Lasting power of attorney – what is it and when do you need it?

A lasting power of attorney sets out who you want to appoint to act on your behalf or make decisions if you are no longer able to make them for yourself. A family solicitor will be able to help you draw up the required paperwork. You must be eighteen years old or more to draw up a lasting power of attorney. What’s more, you must have mental capacity (in other words, the ability to make your own decisions) at the time when you sign it.

What goes into a lasting power of attorney?

The lasting power of attorney document names the person or people who have the power to act for you if you cannot do so. It lists the situations and areas in which they can step in. It is important to choose someone whom you trust, and who has the capacity to make well-informed, logical decisions. You can cancel it at any time, so long as you still have capacity to make your own decisions.

Or, you can make a new one, because people’s situations change, and you may want someone different to act for you.

When do you need it?

There are two main reasons why a lasting power of attorney is set up:

  • Medical care

You can have to make decisions on the health and welfare. So, it will give the named person power to agree medical treatment or surgery for you. It will also enable them to decide when to stop trying to treat you if your wish is not to be resuscitated. You can also use it to have decisions made around personal care, medicines and whether or not to move into a care home.

The lasting power of attorney only becomes valid when you are demonstrably unable to make your own decisions for whatever reason. This could be if you experience dementia or memory loss or are unconscious after an accident. Or, for instance, if you’re living with mental health issues that mean you can’t think rationally about your own care.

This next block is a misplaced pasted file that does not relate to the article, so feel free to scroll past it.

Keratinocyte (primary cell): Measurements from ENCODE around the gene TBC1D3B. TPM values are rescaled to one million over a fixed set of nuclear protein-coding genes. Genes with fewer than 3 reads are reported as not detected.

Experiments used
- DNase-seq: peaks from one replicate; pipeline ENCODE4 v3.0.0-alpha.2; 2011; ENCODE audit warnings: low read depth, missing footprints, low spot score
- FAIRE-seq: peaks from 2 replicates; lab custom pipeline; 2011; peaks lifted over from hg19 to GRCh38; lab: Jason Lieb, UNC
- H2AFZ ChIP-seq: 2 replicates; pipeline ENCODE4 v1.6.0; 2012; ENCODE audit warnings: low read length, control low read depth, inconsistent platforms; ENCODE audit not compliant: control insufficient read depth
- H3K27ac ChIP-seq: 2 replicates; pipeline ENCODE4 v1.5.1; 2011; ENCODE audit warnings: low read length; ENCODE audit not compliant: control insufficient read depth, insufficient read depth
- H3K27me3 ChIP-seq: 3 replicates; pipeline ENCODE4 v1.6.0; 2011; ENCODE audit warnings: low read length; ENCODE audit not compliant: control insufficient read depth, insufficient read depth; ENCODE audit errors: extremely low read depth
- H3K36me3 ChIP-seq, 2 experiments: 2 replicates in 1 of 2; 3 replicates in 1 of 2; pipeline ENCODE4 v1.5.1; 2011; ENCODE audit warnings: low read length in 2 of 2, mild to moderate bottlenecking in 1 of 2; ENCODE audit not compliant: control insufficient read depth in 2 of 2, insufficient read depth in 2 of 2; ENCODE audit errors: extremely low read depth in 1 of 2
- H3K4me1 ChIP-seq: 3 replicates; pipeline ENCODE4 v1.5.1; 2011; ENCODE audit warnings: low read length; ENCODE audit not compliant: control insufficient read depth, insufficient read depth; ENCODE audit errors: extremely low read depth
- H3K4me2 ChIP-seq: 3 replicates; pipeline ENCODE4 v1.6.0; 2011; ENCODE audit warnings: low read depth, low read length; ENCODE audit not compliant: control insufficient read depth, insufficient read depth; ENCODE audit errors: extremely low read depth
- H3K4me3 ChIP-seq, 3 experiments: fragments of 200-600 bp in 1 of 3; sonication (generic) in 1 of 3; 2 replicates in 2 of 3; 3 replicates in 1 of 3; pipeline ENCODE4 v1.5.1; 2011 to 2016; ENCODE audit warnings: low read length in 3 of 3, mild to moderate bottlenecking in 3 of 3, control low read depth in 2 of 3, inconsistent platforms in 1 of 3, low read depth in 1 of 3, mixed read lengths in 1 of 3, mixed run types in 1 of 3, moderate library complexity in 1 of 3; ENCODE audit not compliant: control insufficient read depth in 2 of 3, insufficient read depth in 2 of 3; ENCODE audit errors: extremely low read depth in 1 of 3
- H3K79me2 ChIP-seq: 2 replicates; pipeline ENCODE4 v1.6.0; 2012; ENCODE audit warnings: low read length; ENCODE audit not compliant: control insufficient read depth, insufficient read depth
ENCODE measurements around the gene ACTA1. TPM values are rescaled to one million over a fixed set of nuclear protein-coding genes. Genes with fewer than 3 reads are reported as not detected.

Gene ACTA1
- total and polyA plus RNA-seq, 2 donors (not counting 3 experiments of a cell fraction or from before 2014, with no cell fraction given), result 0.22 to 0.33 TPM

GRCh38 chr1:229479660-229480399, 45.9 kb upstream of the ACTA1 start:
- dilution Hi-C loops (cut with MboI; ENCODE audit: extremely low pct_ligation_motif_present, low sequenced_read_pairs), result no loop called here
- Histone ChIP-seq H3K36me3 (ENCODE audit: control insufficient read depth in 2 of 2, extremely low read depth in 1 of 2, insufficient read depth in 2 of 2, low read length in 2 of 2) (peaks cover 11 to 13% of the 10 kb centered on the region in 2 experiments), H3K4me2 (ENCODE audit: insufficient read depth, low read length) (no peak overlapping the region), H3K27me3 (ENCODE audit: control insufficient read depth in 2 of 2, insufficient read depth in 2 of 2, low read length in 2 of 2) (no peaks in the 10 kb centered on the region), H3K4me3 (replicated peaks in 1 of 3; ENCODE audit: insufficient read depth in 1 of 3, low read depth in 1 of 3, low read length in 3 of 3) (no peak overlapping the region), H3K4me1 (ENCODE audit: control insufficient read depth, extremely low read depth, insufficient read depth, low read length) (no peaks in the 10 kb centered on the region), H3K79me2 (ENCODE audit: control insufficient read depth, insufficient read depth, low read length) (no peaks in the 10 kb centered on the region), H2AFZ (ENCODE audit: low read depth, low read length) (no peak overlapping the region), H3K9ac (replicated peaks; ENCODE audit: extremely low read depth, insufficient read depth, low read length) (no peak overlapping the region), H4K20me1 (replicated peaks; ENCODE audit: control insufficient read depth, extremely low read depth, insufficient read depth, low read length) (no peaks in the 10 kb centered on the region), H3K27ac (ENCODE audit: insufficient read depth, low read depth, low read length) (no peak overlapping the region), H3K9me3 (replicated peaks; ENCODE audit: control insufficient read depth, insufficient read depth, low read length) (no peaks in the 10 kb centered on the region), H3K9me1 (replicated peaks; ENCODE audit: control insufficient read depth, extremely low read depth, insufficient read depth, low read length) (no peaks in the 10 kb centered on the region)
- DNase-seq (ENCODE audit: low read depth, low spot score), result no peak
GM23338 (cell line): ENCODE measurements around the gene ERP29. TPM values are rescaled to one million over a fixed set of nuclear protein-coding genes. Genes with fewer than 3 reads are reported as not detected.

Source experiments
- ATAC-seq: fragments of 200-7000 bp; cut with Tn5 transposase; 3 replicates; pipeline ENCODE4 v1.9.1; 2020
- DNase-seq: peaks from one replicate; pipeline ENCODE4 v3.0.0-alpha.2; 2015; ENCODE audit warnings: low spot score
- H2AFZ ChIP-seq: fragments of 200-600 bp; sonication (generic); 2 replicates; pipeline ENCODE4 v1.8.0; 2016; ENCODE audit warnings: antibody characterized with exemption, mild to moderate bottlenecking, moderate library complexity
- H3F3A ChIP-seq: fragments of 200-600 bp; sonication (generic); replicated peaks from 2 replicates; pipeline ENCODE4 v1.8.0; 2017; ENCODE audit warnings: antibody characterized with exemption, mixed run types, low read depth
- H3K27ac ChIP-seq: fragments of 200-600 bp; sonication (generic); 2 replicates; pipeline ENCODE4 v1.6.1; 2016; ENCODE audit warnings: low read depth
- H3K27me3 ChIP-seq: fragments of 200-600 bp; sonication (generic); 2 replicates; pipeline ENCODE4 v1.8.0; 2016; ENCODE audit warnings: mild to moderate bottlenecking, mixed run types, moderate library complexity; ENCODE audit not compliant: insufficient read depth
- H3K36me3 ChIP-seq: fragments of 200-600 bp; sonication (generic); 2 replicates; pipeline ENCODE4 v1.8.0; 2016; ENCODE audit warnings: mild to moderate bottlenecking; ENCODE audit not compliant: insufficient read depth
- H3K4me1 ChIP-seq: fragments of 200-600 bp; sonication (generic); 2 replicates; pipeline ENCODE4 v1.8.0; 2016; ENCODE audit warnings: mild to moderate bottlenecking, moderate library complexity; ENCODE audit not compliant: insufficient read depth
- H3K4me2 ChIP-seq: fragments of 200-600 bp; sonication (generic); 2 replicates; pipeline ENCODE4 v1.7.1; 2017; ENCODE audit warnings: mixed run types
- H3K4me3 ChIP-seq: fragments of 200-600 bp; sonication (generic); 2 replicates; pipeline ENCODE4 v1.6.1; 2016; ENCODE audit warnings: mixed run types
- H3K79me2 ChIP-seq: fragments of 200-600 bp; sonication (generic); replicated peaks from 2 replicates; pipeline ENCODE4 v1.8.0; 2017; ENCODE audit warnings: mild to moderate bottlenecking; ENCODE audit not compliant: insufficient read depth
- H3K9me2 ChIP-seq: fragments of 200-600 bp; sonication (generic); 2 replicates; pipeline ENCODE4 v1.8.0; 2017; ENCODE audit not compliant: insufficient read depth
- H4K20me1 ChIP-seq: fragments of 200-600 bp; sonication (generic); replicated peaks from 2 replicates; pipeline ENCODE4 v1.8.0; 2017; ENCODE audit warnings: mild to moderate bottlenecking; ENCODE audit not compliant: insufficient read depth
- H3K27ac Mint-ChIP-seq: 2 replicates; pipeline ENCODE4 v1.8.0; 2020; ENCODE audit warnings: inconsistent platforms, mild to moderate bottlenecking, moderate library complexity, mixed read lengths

• Property and finances

The other situation where people use a lasting power of attorney is to decide on matters around property or finances. This allows someone else to pay your bills and manage your bank account. As a result, you can keep your home running for longer even if you cannot physically sort the admin yourself.

A lasting power of attorney for property and finance also enables someone to collect a pension for someone else. Finally, it allows someone to sell a person’s home if they need to go into residential care, for example.

How do you set up a lasting power of attorney?

It is wise to allow someone to make decisions for you or act on your behalf, as soon as you suspect you may need one in the future. It won’t be put into effect without your permission or you being officially declared in need of it. There is more information about setting up a lasting power of attorney on the UK Government’s website.  Also, you can ask your family solicitor to explain the process to you.

The first decision to make is who to choose to be your attorney. The person can be anyone over the age of eighteen who has the mental ability to put your wishes into practice and make decisions for you. It can be a relative, spouse, friend or someone you know professionally, like your doctor or solicitor. Choose someone who manages their own affairs well and has your best interests at heart.

Never let anyone pressurise you into making them your attorney. If you feel anxious about this, talk to your family solicitor or the police. You can have more than one attorney. However, your lasting power of attorney document must state how you want decisions to be made – separately or together.

Once the document is ready, you must sign it and get the attorneys and witnesses to sign it too. Then, you must register it. You can do this online or you can send paper copies in the post. Your family solicitor can usually handle this part of the process for you.

Finally, if you want to change or end your lasting power of attorney you can do so at any time providing you are able to make decisions clearly. If your attorney’s details change, for instance, if they move house, you will also need to update the documents accordingly. You will need to supply supporting documents to prove the change is genuine.

If you have any questions about a lasting power of attorney, please speak to your family solicitor. He or she can guide you through the process, help you draw up the document, and choose the best people to act on your behalf if it becomes necessary.

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